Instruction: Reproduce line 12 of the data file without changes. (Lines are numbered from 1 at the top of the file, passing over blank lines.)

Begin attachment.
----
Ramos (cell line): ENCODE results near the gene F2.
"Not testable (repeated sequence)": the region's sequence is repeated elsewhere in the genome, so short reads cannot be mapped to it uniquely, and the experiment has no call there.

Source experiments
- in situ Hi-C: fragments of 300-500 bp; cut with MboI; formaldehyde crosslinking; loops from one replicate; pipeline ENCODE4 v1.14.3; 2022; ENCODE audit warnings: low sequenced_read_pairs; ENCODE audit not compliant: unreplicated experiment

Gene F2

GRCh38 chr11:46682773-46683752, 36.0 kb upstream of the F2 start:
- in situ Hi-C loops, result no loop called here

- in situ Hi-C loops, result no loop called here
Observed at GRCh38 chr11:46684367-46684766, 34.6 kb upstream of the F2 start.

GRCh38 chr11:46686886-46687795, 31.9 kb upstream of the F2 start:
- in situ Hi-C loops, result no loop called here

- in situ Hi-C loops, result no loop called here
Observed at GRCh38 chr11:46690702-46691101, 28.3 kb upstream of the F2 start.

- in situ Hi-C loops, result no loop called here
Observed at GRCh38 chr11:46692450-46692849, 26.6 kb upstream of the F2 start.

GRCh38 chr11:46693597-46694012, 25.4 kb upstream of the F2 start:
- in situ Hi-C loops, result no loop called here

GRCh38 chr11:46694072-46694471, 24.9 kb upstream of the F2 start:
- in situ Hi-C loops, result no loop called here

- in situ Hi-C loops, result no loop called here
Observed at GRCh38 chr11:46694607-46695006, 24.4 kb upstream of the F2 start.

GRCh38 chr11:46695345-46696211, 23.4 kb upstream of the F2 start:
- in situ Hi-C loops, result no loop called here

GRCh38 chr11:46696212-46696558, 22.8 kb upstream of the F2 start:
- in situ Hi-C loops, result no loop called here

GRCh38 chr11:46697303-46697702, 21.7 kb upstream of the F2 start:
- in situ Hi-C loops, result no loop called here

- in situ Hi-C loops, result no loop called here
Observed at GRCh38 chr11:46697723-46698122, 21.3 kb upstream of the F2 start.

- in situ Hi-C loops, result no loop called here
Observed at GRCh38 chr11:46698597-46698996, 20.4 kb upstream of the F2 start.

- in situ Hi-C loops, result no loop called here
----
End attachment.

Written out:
- in situ Hi-C loops, result no loop called here